Mary: Well, anyway, so, music was everywhere. And on Hastings, there was lots of clubs. So, I mean, that was something that everyone did, you know, just singing and go to clubs, we were far too young to go to clubs. But, I remember, one time, we did go to The Flame Show Bar, and all of you Motown historians out there, would remember Maurice King, who, he was a big band leader, and he was a band leader for all of the people who came through The Flame Show Bar, like Sarah Vaughan. And I remember we went there and we met Sam Cooke there, and we were too young to even be there, but..., he was very nice. But Maurice later got a job at Motown, and he was the guy that taught us all the harmonies and the things there, so, that was really cool. But there were many, many clubs. The Flame Show Bar, 20 Grand, as you' ve mentioned, The Greystone Ballroom, I remember seeing Jackie Wilson there. Oh, let me tell you a story about Jackie Wilson. There was a time when - I had him up here - oh, he was there, okay, he was there, okay, okay, we passed him, okay - anyway, but I remember, later on in life, when we became famous, well, we weren' t really big things, but we kind of, a few hit records, we were working at this theatre in Baltimore, Maryland, and Jackie Wilson was on the show, Diane' s mum was our chaperone at the time. And so she wanted to go to lunch. And, at these shows, you did, like, five or six shows per day, and you had movies in between each show. And so, Mrs Ross said one day to Jackie Wilson, she says, " Jackie, honey, would you watch the girls while I go and have lunch?" Which I' m like, " Yes! Yes!"
Stuart: Yeah, one of the... - and probably one of the more romantic guys, yes, in every sense.
Mary: Oh yes, that was so much fun, yes, yes.
Stuart: Now, one of the other tributaries that coming along at this time is the rise, really, of, kind of, image and style, and that' s one of the things that the exhibition explores. When did you first begin to become passionate about fashion and look and visual style and the way in which you deported yourself?
Mary: Well, personally, that was something that I was always involved in, and Diane was always involved in, we all liked fashion. I remember having a tea party when I was eight years old, and I dressed up in my Aunt Ivy' s clothes and got the first spanking of my life, ' cause I destroyed her clothes in my little tea party that I was having at eight. So, I was really always into fashion, Diana was into fashion, in fact, she was taking up fashion in school and studying fashion design, and Florence, we all liked to dress up. So, when we started singing, initially, Diane and I would make some of the clothes, some of the inexpensive dresses, and then we started buying clothes from Saks Fifth Avenue, which was definitely a dream come true. And then when we became very famous, we started having the designers. So, fashion was something that we always loved. And when a Motown - or Berry Gordy, saw us, when we auditioned, I think they recognised that we really liked being pretty, and so they used that, you know. And people have this misunderstanding that Motown made us dress up and they made us look like this, and they picked our clothes. They didn' t do any of that, you know, we did it all. Of course, some of the chaperones would assist us, you know, and suggest things or whatever, but it was basically our - just the way we were.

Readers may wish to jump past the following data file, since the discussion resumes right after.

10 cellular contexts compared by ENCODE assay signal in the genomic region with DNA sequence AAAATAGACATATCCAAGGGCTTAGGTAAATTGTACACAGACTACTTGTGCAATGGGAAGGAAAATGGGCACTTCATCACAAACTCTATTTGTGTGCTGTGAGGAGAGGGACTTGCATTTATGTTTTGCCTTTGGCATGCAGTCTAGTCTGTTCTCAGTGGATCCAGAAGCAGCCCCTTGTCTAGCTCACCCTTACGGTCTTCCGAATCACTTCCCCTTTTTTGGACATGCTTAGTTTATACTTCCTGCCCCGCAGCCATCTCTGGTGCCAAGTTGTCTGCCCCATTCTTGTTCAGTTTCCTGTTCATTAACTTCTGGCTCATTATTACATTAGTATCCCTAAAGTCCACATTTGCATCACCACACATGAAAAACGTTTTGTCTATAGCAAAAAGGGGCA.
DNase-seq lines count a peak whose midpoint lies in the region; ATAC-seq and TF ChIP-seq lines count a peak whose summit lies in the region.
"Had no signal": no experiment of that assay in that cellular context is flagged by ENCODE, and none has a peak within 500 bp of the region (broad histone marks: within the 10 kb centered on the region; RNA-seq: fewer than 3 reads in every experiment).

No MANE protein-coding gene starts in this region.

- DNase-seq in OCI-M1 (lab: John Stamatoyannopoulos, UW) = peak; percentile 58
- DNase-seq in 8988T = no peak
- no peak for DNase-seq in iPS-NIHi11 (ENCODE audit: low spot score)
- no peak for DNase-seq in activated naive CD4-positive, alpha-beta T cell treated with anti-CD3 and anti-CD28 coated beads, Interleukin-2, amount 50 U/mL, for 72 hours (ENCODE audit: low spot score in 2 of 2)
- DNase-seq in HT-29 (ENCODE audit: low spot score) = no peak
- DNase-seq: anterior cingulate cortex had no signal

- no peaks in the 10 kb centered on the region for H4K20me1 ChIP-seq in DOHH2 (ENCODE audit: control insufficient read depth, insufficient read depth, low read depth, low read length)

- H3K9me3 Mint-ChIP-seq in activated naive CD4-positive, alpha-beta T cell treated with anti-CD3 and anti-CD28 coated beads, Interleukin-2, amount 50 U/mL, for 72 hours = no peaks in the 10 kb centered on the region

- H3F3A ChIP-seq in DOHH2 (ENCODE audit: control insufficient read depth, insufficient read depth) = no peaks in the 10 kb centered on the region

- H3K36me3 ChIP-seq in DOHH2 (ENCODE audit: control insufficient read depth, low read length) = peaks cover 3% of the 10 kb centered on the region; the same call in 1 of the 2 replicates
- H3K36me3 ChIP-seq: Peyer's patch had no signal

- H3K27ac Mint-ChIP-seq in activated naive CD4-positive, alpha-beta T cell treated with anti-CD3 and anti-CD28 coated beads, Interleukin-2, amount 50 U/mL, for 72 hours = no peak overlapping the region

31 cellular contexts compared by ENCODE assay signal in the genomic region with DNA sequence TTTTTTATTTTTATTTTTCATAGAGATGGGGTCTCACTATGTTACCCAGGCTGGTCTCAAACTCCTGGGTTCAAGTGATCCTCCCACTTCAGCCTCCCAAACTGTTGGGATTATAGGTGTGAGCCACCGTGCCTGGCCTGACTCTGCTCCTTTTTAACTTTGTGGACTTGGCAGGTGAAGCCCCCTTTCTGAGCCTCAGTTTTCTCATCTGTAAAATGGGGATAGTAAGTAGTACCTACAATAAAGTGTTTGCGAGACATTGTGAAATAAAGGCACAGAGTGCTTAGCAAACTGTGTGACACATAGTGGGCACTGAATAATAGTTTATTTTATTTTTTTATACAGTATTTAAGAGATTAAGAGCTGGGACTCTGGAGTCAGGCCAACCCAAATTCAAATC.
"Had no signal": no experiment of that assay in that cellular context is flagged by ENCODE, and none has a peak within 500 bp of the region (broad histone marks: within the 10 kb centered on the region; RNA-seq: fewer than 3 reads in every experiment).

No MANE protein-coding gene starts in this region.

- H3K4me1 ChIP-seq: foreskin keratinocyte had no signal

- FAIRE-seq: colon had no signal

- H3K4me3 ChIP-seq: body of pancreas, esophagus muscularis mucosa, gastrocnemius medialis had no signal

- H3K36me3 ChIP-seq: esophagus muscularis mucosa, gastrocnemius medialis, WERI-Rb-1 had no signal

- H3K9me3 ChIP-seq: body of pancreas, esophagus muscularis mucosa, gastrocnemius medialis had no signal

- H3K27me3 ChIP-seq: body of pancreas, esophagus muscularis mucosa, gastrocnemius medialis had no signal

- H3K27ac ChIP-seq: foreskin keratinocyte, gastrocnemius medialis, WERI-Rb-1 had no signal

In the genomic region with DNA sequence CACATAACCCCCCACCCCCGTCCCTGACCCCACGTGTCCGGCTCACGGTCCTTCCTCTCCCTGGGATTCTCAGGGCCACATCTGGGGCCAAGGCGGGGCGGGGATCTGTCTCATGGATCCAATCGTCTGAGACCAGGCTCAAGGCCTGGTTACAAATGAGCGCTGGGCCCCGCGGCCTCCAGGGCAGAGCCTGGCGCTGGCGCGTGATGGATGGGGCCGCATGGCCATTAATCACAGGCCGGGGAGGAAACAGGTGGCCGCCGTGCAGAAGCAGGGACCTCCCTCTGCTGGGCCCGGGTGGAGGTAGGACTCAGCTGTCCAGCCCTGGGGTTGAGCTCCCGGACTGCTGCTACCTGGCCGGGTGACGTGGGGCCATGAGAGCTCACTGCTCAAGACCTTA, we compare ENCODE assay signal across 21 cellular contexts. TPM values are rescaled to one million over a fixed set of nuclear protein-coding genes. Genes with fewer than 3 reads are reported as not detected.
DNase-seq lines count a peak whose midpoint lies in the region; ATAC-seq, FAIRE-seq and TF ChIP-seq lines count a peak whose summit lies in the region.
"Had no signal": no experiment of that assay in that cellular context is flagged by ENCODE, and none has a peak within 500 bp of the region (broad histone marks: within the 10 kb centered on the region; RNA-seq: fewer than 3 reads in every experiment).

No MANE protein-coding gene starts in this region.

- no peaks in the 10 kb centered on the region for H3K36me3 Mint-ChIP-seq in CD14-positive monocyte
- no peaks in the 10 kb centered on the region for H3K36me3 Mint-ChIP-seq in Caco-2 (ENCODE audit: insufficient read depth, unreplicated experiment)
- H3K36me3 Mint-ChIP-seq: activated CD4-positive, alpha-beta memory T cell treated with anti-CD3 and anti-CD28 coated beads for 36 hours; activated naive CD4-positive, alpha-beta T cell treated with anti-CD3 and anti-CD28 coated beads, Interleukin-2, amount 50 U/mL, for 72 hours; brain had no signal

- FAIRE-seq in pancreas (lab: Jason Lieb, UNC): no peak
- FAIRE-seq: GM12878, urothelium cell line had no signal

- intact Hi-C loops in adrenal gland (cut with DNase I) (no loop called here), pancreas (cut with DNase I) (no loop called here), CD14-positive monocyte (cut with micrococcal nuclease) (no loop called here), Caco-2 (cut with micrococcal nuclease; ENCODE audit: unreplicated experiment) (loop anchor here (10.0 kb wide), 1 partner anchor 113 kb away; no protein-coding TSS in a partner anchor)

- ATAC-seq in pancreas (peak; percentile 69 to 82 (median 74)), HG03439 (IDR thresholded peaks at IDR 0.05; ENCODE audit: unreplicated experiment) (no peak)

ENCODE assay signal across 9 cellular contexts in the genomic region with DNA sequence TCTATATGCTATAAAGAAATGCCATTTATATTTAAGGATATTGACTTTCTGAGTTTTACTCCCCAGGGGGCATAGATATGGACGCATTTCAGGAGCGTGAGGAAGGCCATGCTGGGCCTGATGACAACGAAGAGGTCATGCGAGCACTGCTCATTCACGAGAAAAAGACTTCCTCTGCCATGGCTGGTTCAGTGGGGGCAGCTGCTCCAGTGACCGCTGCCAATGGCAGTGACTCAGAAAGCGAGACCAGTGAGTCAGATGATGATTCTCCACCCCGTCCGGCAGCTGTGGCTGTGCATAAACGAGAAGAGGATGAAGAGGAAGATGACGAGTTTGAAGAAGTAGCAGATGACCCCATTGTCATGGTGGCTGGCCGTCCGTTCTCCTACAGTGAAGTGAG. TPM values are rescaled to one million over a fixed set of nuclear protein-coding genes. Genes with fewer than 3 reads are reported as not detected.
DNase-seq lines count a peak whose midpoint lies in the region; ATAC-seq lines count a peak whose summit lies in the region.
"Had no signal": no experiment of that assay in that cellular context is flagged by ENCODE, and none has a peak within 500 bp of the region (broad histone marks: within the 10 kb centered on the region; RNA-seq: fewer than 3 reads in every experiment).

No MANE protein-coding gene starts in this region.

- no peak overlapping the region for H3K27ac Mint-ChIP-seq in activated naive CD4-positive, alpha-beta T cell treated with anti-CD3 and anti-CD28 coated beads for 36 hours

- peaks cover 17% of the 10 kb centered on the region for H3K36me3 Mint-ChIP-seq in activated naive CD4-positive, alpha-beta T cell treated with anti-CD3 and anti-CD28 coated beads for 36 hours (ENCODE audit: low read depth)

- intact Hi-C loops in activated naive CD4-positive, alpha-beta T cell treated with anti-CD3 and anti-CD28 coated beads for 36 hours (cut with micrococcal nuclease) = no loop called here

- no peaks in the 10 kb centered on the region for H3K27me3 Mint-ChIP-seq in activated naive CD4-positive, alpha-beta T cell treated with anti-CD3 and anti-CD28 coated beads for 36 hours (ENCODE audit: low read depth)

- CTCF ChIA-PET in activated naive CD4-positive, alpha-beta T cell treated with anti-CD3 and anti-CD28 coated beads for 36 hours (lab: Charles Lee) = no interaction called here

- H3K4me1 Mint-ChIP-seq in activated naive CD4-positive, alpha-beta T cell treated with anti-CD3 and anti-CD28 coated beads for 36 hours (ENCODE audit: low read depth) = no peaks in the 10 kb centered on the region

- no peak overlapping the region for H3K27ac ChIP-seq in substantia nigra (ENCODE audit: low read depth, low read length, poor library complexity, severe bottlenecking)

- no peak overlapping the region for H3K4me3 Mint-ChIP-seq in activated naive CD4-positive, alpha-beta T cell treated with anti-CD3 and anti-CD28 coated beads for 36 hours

Stuart: And was that same... you were actually coached? I mean, you read all the histories of Motown, and they all talk about, you know, deportment and how to conduct yourself.
Mary: The charm school... development.
Stuart: The charm school, yeah, what was the charm school really like?
Mary: Well, here it is, because, you see my legs here, they' re kind of nice now, but they used to be - I mean, when thin was kind of like nothing -
Stuart: Mary, I' m trying not to look, but I can see what you mean, yeah.
Mary: Okay, well, but I mean, but, you know, when you' re young, you don' t know how to sit, because I' m teaching my grandchildren, my granddaughter, right now, how to sit, so, I can' t really do it - I should have on pants and then I could really do it. But, you know, girls sit like this, you know, and stuff like that. And so, in charm school, Mrs Maxine Powell, would teach us how to sit, because she said, " one day, you girls are going to be singing before kings and queens," and we' re like, " sure. She must be off her - what is she drinking? Right." And so, I mean, yeah, 16, you know, and coming from where we came from. Well, of course, this was nowhere to - but she taught us how to, you know, sit, and she said, " ladies are always supposed to sit with their knees closed, no matter how short" - you know, because minis were in, you know, " so, your knees are always closed. And then you can cross them at the bottom, or you can sit, really, your body language is very important." So, we were taught that at Motown by Maxine Powell when we were 16 years old. And it' s something that I think we' ve always used. I remember, we were doing the Murray The K Show in New York, and lots of people on the show, Dusty Springfield was on the show, The Ronettes. And everyone would always say, " we could always tell all of the Motown acts when they came on, because their sort of body language, everything was really professional." So, that was something that we got from Motown Records.